Written by midwife, perinatal mental health specialist and creator of Bumpnbub, Aliza Carr.

Did you know that breast milk has antiseptic, antibacterial and antimicrobial properties? Hear me out on this, mama - breast milk is like the best two-in-one gadget you can find at your local store… except there is an unlimited amount of uses in one, and it’s FREE! 

Breast milk is made up of millions of living cells, over a thousand proteins, and hundreds of complex sugars. It’s much more than just milk. Its perfect composition can be used for SO many purposes other than feeding bub, from treating diaper rash to even making jewellery! 

The following are different ways that you can use breast milk in your home:

Nappy Rash

Nappy rash is something that many babies will encounter during their early years. It’s usually caused by wet diapers, chafing or nappies that aren’t breathable. Skin sensitivity is also a factor that may make a baby more prone to nappy rash. The rash can leave the skin red, inflamed, and painful. 

Soaking cotton wool in breast milk and applying it to the rash can help soothe itching and burning, and encourage the skin to heal faster. Breast milk’s antibacterial properties also potentially reduce the risk of infection. To prevent the rash from worsening, you should change the nappy as soon as possible or as soon as it is wet. A study from 2015 (linked here) has shown that when treating nappy rash, breast milk worked just as well as hydrocortisone (a mild steroid cream used for eczema, nappy rash and other conditions). How incredible!!


Eczema is characterised by dry, inflamed, sensitive and itchy skin. Anyone who has ever had eczema, or had a child with eczema, will tell you that it can be a horrible condition. Flare-ups can happen out of nowhere, and treatments can be expensive.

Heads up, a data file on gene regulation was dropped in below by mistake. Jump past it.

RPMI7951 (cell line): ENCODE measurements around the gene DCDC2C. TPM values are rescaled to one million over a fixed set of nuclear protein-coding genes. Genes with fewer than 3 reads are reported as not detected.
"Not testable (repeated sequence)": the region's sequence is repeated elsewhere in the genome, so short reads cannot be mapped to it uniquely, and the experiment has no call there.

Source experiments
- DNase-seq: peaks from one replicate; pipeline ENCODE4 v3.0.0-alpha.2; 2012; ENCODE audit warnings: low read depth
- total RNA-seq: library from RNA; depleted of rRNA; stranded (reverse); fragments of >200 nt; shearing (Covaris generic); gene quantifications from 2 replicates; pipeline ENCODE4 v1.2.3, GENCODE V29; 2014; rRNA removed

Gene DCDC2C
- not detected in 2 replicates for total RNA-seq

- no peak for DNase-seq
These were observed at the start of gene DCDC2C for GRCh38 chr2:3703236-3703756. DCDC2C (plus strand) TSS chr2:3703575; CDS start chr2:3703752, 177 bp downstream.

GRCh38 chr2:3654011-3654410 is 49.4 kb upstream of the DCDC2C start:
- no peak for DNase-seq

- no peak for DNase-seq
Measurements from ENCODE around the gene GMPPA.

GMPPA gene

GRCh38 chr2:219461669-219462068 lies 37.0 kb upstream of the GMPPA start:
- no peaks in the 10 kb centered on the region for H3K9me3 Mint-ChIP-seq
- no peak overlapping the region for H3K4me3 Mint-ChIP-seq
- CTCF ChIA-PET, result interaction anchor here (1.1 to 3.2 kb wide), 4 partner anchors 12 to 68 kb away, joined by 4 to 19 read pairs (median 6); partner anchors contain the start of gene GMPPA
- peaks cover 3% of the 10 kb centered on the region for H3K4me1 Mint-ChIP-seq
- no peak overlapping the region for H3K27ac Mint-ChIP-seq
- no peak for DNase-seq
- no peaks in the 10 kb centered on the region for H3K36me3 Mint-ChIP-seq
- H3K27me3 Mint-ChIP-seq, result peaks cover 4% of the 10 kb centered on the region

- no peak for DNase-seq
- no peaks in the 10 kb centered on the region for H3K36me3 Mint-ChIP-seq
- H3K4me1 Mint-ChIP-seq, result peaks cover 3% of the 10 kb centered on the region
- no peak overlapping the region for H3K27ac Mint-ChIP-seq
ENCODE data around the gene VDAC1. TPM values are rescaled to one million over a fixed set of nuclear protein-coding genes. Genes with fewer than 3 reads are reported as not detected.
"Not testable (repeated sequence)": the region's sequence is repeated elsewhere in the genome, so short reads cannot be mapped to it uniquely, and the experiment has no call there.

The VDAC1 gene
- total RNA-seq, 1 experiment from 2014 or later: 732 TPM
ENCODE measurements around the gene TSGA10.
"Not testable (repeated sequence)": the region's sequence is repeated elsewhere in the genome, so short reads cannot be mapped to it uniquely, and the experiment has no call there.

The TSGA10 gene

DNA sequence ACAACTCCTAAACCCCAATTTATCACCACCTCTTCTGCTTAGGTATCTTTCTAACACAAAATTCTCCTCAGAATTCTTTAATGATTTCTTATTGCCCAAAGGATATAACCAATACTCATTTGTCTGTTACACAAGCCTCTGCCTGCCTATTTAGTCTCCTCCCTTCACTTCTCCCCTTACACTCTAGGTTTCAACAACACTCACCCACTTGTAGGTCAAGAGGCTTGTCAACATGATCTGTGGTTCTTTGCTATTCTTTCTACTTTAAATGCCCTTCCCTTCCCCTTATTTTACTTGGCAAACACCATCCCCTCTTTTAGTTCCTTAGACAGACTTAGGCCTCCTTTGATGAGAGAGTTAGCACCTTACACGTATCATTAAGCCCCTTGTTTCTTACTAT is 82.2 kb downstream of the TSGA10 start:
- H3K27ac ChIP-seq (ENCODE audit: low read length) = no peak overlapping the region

Many bubs grow out of their eczema or only have mild flare-ups, but this isn’t as simple for others. Don’t fret if your little one has been dealing with eczema for a while - there is hope, mama! Your very own breast milk is known to have topical anti-inflammatory effects. This study showed an 81.5% frequency of healed infants when treating eczema with breast milk, compared to just a 76% frequency when treated with 1% hydrocortisone. Breast milk reduced the inflammation and facilitated the healing of skin.  It also contains palmitic acid which acts as a moisturiser on dry, flaky skin. 

Baby Acne

Baby acne, sometimes known as a newborn rash, usually presents itself in the first few weeks after a baby is born. It appears as a fine rash of red bumps, usually on the face. While the exact cause is not known, it is believed that hormones may play a role. Baby acne may resolve on its own without treatment, but breast milk can speed up the process and ease any discomfort the baby may experience. Applying breast milk with cotton wool can encourage healing of the skin.

Clogged Tear Duct

When babies’ eyes are teary, or a dry residue is present around their eyes, they may have clogged tear ducts. Clogged tear ducts are relatively common in babies. The use of breast milk to treat eye problems has been documented as far back since Ancient Egyptian, Roman and Greek times! This traditional treatment has preventative effects against conjunctivitis or eye infections. A few drops of breast milk into the affected eye can help resolve the clog. Clogged tear ducts may be uncomfortable and breast milk can help relieve the irritation. On top of the application of breast milk, the eye should be kept clear of any drainage to prevent an infection. A doctor should be consulted if there are any concerns.